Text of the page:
It is a simple Colpits oscillator, but it has a 78L05 5v regulator (not shown) as the supply feed. The 22K and 33K resistors bias TR1 emitter to about 3v DC, which means that TR1 emitter can feed the CD4040 counter input directly when the synth is fed from a 10 volt supply. This is the “sense” output. TR2 is a buffer with an additional 4K7 base feed resistor to further buffer the oscillator from the output stage. The output from TR2 emitter is about +10dBm.
L1 determines the frequency and you need change this component, plus a few caps, for other frequencies. This circuit will cover from 500kHz to 15MHz with nothing more than component changes. L1 was wound on one of those surplus RF coils for PCB mounting, but a “recovered” transistor IF can is the same thing.
Note that these values are given as a guideline only and may vary quite a lot, depending upon the coil formers you use. The trick is to wind one coil, fit the caps and then measure the frequency. You can usually just adjust L1. But if the frequency was, say 20% too high, then increase L1 turns and capacitor values by 20%. Easy! My figures were tested at 1MHz and 5MHz. I used L1=35 turns, C1=47pf, C2=47pf, and C3=100pf. This gave me 5MHz to 5.5MHz by setting the ferrite slug.
On the main board reference osci
llator section, there are two capacitors in the reference oscillator section: “C+” and “C-“. Under normal circumstances these are not fitted, and in place of “C+” is a wire shorting link. But if you want to “trim” the complete synthesiser you can do this by fitting capacitors. “C+” increases the reference. The smaller the capacitor so the higher is the frequency. Value as low as 12pf can be used. “C-” lowers the refrence frequency. The larger the capacitor so the lower is the frequency. You can fit up to 150pf here. This should be done with reference to a frequency standard, such as WWV on 5MHz.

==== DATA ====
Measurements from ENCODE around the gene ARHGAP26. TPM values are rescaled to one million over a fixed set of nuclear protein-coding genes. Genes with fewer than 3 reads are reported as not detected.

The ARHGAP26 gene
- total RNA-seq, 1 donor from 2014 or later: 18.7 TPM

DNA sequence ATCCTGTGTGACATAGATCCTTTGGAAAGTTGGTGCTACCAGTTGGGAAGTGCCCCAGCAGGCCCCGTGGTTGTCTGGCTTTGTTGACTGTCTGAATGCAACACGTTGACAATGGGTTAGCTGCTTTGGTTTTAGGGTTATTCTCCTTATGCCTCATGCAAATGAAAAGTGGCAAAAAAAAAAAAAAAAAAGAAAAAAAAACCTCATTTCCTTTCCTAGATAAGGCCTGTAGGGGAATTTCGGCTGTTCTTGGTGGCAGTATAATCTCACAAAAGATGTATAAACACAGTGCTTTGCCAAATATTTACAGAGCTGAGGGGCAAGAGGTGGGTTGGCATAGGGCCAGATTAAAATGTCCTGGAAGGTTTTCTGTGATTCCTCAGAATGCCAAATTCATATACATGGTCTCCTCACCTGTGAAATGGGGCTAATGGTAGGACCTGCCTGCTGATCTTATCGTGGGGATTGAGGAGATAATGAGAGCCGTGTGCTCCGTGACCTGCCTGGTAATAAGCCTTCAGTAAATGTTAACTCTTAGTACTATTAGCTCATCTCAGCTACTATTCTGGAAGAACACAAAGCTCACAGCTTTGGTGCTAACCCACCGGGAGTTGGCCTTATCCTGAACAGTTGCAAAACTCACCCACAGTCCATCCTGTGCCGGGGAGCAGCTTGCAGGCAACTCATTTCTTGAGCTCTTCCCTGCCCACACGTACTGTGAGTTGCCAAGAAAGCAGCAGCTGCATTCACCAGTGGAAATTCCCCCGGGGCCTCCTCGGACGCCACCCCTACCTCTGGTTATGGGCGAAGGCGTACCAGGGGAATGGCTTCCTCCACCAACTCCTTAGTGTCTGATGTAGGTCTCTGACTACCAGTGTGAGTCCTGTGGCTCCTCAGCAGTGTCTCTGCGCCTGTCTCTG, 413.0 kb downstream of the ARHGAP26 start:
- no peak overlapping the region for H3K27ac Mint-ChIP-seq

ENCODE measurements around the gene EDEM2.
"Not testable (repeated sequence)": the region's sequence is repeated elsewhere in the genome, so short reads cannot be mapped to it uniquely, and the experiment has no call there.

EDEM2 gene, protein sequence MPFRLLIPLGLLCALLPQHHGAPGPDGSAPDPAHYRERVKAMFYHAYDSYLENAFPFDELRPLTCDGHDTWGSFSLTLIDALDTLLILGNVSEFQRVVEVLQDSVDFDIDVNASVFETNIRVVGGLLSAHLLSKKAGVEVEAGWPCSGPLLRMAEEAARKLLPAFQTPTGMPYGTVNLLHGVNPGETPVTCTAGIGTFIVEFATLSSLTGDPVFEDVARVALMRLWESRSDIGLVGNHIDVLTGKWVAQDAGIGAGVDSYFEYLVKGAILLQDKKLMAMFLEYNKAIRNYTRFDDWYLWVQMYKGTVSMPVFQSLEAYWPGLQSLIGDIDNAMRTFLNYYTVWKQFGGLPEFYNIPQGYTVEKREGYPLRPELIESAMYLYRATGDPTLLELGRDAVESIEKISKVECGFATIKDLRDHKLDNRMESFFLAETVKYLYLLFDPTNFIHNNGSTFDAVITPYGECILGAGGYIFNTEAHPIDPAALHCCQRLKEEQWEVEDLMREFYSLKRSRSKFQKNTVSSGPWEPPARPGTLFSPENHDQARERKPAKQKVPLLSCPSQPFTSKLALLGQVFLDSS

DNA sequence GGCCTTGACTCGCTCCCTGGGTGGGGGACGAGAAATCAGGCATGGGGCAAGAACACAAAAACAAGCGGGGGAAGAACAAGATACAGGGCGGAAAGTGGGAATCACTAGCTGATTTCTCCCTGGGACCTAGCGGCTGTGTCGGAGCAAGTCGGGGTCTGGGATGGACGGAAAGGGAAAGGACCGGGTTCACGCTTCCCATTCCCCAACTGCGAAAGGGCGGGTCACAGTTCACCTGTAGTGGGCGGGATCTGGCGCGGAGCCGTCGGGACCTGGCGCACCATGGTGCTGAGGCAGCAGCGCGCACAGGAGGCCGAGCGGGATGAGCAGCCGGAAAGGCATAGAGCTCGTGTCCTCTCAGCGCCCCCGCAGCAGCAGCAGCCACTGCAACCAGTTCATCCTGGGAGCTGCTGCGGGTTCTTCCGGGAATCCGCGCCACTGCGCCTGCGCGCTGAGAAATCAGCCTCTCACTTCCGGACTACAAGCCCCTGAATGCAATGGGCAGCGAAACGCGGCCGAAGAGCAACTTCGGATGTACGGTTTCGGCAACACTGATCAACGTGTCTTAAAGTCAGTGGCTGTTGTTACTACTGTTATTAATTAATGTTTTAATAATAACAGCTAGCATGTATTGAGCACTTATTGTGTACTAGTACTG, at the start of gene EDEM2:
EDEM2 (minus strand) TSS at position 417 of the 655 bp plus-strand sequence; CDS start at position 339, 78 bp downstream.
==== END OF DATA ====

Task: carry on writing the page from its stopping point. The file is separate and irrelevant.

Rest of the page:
This VFO shows you the principle involved for other VCOs, with or without a prescaler. The only thing you have to remember is that the synthesiser board uses a 10v supply, but 5v prescaler chips use 5v logic. You need some sort of logic level converter. I used two resistors in my prototype, but a transistor level converter would be more elegant, and faster, as detailled in the section “Putting It All Together”.
The above circuit is perfect for VHF use, up to about 450MHz. It has a very wide frequency ratio. TR1 and TR2 can be BF959 for frequencies above 200MHz, 2N2369 for frequencies above 60MHz, and BC547 for frequencies below 30MHz. I must stress that this circuit is a suggestions and has only been built on a “rats nest” board, but there is as yet no PCB available for it. “Point-to-point” wiring on copper-clad board is probably the best construction method for frequencies above 30MHz. Typical values for L1 using 0.15mm Dia. enamelled magnet wire on a 5mm Dia. air-dielectric former are: 50MHz 30-turns, 75MHz = 28-turns, 145MHz = 5-turns, and 300MHz = 1.5-turns. For 450MHz L1 should be about 1/2 turn, 12mm Dia. using 0.5mm Dia. wire.